SEC Letting Large Banks Off

    NEW YORK, NY - AUGUST 04:  People walk past the New York Stock Exchange during afternoon trading on August 4, 2011 in New York City. The Dow dropped more than 300 points on fears of a deepening European debt crisis and possible double-dip recession in the United States. (Photo by Mario Tama/Getty Images)

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    A New York Times analysis shows that the Securities and Exchange Commission has been giving a pass on the biggest Wall Street firms in the last decade, letting them off on punishments meant to apply to fraud cases. The Times found nearly 350 instances in the last 10 years where the SEC has let financial giants like JPMorgan Chase, Goldman Sachs, and Bank of America have advantages reserved for the most dependable companies and avoiding punishments when their financial forecasts turn out to be wrong. According to the report, JPMorgan Chase has settled six fraud cases in the last 13 years, but it has obtained at least 22 waivers. Bank of America has settled 15 fraud cases and received at least 39 waivers.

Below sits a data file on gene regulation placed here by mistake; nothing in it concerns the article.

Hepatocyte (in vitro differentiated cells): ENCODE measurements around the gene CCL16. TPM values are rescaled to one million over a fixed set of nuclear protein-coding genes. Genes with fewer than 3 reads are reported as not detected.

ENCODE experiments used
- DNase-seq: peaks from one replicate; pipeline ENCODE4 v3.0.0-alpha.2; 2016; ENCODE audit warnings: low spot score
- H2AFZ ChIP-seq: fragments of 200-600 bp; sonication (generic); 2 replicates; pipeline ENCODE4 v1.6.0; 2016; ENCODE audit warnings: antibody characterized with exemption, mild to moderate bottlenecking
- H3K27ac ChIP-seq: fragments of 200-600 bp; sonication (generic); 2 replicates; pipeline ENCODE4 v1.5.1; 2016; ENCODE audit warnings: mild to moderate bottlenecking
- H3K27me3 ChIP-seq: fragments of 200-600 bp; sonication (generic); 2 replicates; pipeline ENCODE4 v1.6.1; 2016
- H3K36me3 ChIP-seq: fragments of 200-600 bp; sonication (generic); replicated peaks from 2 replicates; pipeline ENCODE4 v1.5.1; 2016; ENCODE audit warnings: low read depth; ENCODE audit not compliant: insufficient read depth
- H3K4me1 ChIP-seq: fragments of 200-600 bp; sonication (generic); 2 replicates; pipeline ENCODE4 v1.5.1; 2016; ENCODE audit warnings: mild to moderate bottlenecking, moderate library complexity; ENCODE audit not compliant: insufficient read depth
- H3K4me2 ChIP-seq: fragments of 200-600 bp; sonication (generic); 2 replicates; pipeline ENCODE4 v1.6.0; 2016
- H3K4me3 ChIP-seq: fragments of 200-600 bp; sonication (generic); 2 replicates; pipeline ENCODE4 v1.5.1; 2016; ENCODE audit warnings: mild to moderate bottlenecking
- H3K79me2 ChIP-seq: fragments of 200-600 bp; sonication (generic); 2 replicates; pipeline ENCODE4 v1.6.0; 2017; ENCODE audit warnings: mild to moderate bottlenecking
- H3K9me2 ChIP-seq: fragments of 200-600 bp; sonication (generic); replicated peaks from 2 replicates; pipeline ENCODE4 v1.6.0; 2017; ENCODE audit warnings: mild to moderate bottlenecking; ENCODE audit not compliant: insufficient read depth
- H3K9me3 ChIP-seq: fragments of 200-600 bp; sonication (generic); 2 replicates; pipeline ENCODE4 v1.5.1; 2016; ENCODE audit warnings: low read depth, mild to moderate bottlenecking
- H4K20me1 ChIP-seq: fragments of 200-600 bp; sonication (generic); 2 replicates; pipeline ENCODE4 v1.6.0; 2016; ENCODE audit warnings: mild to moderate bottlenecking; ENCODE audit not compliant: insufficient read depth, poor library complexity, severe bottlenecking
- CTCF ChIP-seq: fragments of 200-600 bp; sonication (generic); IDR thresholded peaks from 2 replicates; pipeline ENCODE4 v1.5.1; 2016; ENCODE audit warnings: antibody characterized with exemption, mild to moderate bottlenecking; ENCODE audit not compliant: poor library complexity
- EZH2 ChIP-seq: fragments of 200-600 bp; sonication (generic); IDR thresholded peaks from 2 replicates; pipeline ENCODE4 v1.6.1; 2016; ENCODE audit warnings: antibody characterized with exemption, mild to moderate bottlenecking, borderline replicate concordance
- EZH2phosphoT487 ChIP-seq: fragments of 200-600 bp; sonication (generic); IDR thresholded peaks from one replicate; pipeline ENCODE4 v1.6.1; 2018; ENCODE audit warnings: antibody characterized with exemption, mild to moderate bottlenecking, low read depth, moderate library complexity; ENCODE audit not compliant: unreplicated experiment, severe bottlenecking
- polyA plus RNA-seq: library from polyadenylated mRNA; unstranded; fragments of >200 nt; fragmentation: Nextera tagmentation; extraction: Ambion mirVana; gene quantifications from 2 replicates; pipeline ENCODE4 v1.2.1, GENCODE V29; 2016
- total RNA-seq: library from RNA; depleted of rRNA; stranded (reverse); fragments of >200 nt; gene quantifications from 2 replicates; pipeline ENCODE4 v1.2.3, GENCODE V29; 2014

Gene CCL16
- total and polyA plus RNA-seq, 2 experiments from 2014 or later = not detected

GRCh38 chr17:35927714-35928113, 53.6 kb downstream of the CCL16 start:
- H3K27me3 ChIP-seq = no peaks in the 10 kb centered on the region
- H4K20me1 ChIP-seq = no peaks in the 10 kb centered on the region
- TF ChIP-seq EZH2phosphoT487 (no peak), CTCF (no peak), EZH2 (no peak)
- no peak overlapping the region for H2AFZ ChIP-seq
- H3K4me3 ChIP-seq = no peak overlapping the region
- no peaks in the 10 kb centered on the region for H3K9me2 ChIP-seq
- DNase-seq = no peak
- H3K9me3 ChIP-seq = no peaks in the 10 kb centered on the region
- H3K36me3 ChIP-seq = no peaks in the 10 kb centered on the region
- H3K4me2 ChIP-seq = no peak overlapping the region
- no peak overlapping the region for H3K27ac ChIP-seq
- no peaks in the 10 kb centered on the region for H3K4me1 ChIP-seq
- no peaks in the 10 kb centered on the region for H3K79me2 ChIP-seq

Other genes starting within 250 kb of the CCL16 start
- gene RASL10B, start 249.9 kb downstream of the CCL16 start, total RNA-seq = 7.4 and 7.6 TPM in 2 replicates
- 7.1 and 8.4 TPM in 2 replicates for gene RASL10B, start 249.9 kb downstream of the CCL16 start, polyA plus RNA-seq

Read it at The New York Times